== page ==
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Laminitic Broodmare Feeding

Equine-Reproduction.com Bulletin Board » General Mare Questions - Volume 2 » Laminitic Broodmare Feeding « Previous Next »


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marilyn kennedy
Neonate
Username: Marilyn

Post Number: 1
Registered: 05-2006
Posted on Tuesday, January 30, 2007 - 07:51 pm:   Edit Post Delete Post    Move Post (Moderator/Admin Only)

Last year I ended up with a mare that had foundered post foaling several years prior. She is a unilateral laminitic mare. She has had a couple foals since the laminitis originally occured, but we cannot locate the person who owned and bred her back then. So we are "on our own" at this point with her, with no previous information.

I have a great farrier who is helping her from the shoeing aspect, but now I'm wanting to make sure our feeding program for her is appropriate. I don't want her to gain unnecessary weight, but I want mare and foal to have adequate nutrition, prevent any colic and anything else that might result in foundering.

Vets simply say, "don't let her gain too much weight", and even Googling doesn't give me feeding information on a laminitic mare in foal.

She's a warmblood, so I'm need to be careful of too much protein and the Ca:Pa balance. She's about 180 days in her pregnancy right now, and she's getting 1/2 oat hay, 1/2 alfalfa (about a grade 2 with lower protein content).

Anyone else who has dealt with this have some much needed advice for me?

Thank you !
 

Sharon Malmberg
Breeding Stock
Username: Ryu2832

Post Number: 163
Registered: 02-2006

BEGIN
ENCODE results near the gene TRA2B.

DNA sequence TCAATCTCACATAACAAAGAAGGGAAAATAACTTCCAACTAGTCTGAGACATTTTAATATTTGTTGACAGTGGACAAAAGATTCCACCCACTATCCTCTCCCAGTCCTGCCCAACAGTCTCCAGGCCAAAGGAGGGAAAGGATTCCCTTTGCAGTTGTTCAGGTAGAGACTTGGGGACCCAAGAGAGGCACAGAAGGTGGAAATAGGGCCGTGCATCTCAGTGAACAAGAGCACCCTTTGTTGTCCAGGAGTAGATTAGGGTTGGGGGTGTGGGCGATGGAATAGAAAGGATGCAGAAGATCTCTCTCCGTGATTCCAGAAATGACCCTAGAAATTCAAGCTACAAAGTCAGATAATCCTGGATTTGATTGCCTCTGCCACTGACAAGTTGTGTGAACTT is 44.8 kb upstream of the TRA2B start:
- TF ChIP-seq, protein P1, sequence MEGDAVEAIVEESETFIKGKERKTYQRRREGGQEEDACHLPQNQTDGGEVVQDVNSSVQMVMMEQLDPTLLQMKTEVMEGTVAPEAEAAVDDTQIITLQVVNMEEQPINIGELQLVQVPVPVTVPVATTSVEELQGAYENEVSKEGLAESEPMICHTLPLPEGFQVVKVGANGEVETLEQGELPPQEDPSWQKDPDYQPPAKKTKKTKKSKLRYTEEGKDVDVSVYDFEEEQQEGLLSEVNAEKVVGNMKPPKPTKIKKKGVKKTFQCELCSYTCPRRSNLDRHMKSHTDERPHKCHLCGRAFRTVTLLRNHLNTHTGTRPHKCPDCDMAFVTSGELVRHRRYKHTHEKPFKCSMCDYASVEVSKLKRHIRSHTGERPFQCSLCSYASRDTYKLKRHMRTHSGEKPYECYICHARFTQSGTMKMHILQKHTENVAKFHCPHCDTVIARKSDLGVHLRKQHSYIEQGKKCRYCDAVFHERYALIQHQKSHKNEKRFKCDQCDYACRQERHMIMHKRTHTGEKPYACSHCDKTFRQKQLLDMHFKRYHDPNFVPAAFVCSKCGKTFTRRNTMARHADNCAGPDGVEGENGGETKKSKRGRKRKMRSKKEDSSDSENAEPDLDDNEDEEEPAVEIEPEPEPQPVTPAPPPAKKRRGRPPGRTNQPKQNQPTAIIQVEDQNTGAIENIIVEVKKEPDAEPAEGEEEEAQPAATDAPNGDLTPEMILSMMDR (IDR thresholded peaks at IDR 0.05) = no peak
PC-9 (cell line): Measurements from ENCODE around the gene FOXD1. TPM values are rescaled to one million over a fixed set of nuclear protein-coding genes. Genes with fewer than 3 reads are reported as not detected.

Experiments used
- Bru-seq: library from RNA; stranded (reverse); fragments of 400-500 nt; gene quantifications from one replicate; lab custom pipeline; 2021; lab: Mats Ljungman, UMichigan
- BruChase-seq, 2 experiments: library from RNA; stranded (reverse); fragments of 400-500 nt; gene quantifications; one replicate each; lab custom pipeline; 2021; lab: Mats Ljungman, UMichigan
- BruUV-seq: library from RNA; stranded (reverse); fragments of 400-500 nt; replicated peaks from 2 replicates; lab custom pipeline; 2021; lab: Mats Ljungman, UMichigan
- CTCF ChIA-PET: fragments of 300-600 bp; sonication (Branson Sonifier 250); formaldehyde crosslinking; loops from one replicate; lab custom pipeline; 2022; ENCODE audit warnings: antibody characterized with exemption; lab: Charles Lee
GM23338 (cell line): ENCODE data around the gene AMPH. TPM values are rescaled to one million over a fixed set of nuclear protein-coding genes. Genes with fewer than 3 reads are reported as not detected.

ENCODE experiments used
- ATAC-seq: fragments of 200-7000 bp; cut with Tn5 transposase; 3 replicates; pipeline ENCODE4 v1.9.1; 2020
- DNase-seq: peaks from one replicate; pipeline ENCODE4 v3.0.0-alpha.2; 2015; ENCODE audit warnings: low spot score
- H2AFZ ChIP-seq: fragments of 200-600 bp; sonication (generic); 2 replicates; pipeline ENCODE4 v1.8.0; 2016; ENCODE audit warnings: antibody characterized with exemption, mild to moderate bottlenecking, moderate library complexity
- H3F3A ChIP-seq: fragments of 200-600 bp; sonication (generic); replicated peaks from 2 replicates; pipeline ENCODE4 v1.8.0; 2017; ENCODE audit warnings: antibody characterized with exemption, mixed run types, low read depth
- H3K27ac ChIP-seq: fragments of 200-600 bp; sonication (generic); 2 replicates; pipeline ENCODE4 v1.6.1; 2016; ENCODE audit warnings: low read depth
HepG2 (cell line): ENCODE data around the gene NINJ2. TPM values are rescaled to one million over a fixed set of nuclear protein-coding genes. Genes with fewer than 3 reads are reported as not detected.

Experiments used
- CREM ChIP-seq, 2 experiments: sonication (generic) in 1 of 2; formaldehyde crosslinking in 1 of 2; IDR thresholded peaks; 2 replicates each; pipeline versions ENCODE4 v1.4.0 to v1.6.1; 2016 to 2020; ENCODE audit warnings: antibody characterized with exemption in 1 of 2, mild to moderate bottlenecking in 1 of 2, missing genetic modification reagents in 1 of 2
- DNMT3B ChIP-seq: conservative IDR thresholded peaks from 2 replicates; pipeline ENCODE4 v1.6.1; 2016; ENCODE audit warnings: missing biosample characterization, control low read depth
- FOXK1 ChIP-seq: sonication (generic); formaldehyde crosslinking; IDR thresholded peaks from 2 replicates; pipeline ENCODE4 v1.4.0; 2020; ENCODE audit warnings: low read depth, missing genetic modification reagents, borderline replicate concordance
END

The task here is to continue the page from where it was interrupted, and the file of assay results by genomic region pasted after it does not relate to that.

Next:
Posted on Monday, February 05, 2007 - 10:48 am:   Edit Post Delete Post    Move Post (Moderator/Admin Only)

My mare Ruby had chronic low grade laminitis when she was preggers.

She is a hard keeping TB, so she is getting way more calories that your girl. She is currently open and getting 8lbs of Omegatin and 2% body weight in grass/10% clover hay.

But the key to her was to take her off of all the alfalfa and switching her concentrates to the lowest NSC (low sugar/low starch) I could get.

I think that Oat hay can be very high NSC as well. Have you had the hay tested? I would try to get some grass hay and see if that doesn't help her out. You can buy a calcium supplement to balance out the phosphorous, and feed it in a little beet pulp (no molasses).

She hasn't had a lame step in almost a year now, and the farrier says you can't tell she ever had any problems.
 

Sharon Malmberg
Breeding Stock
Username: Ryu2832

Post Number: 164
Registered: 02-2006
Posted on Monday, February 05, 2007 - 10:52 am:   Edit Post Delete Post    Move Post (Moderator/Admin Only)

I found this article:
http://www.safergrass.org/full%20articles/JEVS8-05.pdf



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